Uniting data to better serve the public with Elastic

How a European national police force is uniting data to better serve the public with Elastic

A European national police force of 65,000 officers and 2,000 IT professionals was faced with the challenge to build a central, and searchable repository of all logs for infrastructure, applications and audit data.

To meet this challenge, the agency chose the Elastic platform to build a data lake, which will eventually become the central hub for all log data. The agency’s goal is to fill the lake with log data from as many as 350 applications over the next two years.

“What we're looking at two years from now is some 75TB of ingest each and every day. As a frame of reference, this is nearly 20 times more data captured in one day than the total amount that can be stored in Apple’s personal cloud storage plan. And at this moment we are already processing some 2.5TB coming in from the sources we have currently connected. So being prepared for growth is essential to our system,” says the agency’s product line manager.

Logging for DevOps, investigators, and digital security personnel

“Obviously we have the DevOps teams who will be facilitated by us in storing and retaining the log information. And in doing that, they will be able to build dashboarding for their own systems based upon an excellent source,” says the product line manager.

A second group of users of the data lake will include investigators examining suspected “misuse of police data.”

“For example, if an officer wants to check on her daughter’s boyfriend,to see if he has a record, that's not proper use of police data. It should be related to the task,” the product line manager says.

A third group of users, the product line manager says, are the developers at the Security Operations Center “who will be looking for anomalies in the use of data.”

“For example, if an officer logs in at their terminal in one city location and at the same time somebody walks into the police station in another city that is located hours away and uses that officer’s badge, that will trigger an anomaly at the Security Operations center and is observed in the logging of the systems”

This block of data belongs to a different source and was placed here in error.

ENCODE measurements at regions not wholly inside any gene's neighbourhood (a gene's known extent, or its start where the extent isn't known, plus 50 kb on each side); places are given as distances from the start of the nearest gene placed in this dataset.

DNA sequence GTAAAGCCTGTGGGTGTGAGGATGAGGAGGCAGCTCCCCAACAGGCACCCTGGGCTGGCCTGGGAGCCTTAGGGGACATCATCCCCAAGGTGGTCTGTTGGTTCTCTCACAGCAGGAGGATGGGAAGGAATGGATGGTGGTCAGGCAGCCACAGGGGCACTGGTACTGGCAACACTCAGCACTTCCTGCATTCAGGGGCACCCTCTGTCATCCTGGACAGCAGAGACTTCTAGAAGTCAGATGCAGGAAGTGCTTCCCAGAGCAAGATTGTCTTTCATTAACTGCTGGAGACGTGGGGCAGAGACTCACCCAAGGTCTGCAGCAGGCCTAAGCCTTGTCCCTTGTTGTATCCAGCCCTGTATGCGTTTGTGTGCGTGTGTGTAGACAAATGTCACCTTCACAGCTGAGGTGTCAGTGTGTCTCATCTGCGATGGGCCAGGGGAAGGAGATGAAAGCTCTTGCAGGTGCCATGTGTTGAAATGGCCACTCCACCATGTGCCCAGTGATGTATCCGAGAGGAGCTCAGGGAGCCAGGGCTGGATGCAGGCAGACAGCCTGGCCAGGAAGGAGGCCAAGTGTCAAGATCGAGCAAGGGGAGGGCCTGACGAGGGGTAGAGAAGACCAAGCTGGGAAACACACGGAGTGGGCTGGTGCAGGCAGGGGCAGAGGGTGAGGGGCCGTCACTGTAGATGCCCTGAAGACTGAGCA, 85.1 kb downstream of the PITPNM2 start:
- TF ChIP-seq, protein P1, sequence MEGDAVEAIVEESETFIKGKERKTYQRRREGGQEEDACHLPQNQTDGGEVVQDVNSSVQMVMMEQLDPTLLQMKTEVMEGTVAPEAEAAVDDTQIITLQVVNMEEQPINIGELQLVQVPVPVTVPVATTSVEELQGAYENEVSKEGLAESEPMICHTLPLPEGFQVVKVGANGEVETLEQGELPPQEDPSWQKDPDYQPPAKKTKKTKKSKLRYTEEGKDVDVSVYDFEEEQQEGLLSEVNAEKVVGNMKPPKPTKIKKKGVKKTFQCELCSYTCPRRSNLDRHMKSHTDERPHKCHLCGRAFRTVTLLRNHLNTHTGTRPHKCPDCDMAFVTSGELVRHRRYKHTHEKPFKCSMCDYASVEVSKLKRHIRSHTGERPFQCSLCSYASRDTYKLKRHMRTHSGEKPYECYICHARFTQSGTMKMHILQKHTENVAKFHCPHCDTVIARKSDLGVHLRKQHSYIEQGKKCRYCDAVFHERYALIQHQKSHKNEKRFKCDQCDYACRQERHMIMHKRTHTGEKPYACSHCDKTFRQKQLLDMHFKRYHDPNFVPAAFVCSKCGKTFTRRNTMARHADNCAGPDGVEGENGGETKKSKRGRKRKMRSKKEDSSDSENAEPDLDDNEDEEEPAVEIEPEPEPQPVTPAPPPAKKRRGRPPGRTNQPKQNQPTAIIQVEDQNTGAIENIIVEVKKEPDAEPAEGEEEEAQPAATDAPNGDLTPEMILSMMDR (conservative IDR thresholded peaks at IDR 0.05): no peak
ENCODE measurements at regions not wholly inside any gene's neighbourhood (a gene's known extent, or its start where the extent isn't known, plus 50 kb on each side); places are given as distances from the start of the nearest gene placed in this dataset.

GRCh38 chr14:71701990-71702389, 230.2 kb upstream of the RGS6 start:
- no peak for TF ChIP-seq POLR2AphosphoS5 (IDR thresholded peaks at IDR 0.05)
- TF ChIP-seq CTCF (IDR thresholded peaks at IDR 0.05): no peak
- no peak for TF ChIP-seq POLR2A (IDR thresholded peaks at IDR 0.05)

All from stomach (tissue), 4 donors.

To maintain control of the data, users of the data lake are to be granted view rights via role-based-access, which is easily configurable with Elastic.

Data retention: warm, hot, cold, and frozen

Because the data lake will be retaining and logging 75TB of data daily when complete, the agency is going to take advantage of Elastic’s tiered storage levels.

Depending on the data type, retention policies, and regulations, the agency stores its data between 1-5 years.

The business benefits of this type of storage architecture is immense. The colder the data storage, the less costly it becomes to maintain. This means older data, or data kept for regulatory purposes, can be kept in cheaper, colder storage that uses less computing power.

For this police agency, this makes it more “efficient” to manage growing data volumes in Elastic, and opens the door to new use cases.

“In order to be able to handle that amount of data in a somewhat efficient way, we made the split in the design between warm, hot, cold, and frozen storage,” the product line manager says.

Engaging Elastic Consulting

To deploy the project more smoothly, the agency engaged Elastic Consulting in building the initial design and for implementing best practices.

“We learned over time that Elastic Services are excellent technical consultants, and that is really a big compliment there,” the product line manager says. “And I can only emphasize to everyone that if you are looking for excellent technical consultants, indeed make sure that you engage with Elastic Services.”